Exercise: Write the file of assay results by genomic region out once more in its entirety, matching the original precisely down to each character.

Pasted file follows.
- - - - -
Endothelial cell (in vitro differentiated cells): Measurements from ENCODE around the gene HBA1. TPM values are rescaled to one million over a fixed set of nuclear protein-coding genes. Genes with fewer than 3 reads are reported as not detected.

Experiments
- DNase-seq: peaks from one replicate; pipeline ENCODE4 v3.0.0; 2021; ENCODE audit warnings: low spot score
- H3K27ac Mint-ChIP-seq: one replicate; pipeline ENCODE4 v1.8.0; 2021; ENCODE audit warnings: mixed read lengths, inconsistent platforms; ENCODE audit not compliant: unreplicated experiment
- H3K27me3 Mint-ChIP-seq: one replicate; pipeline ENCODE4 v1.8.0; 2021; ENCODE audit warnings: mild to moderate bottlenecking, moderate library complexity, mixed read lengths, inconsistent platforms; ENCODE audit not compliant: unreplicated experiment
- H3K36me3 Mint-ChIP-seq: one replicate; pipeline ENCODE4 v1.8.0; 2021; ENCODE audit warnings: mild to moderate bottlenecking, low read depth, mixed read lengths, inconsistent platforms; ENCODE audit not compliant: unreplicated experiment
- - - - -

Endothelial cell (in vitro differentiated cells): Measurements from ENCODE around the gene HBA1. TPM values are rescaled to one million over a fixed set of nuclear protein-coding genes. Genes with fewer than 3 reads are reported as not detected.

Experiments
- DNase-seq: peaks from one replicate; pipeline ENCODE4 v3.0.0; 2021; ENCODE audit warnings: low spot score
- H3K27ac Mint-ChIP-seq: one replicate; pipeline ENCODE4 v1.8.0; 2021; ENCODE audit warnings: mixed read lengths, inconsistent platforms; ENCODE audit not compliant: unreplicated experiment
- H3K27me3 Mint-ChIP-seq: one replicate; pipeline ENCODE4 v1.8.0; 2021; ENCODE audit warnings: mild to moderate bottlenecking, moderate library complexity, mixed read lengths, inconsistent platforms; ENCODE audit not compliant: unreplicated experiment
- H3K36me3 Mint-ChIP-seq: one replicate; pipeline ENCODE4 v1.8.0; 2021; ENCODE audit warnings: mild to moderate bottlenecking, low read depth, mixed read lengths, inconsistent platforms; ENCODE audit not compliant: unreplicated experiment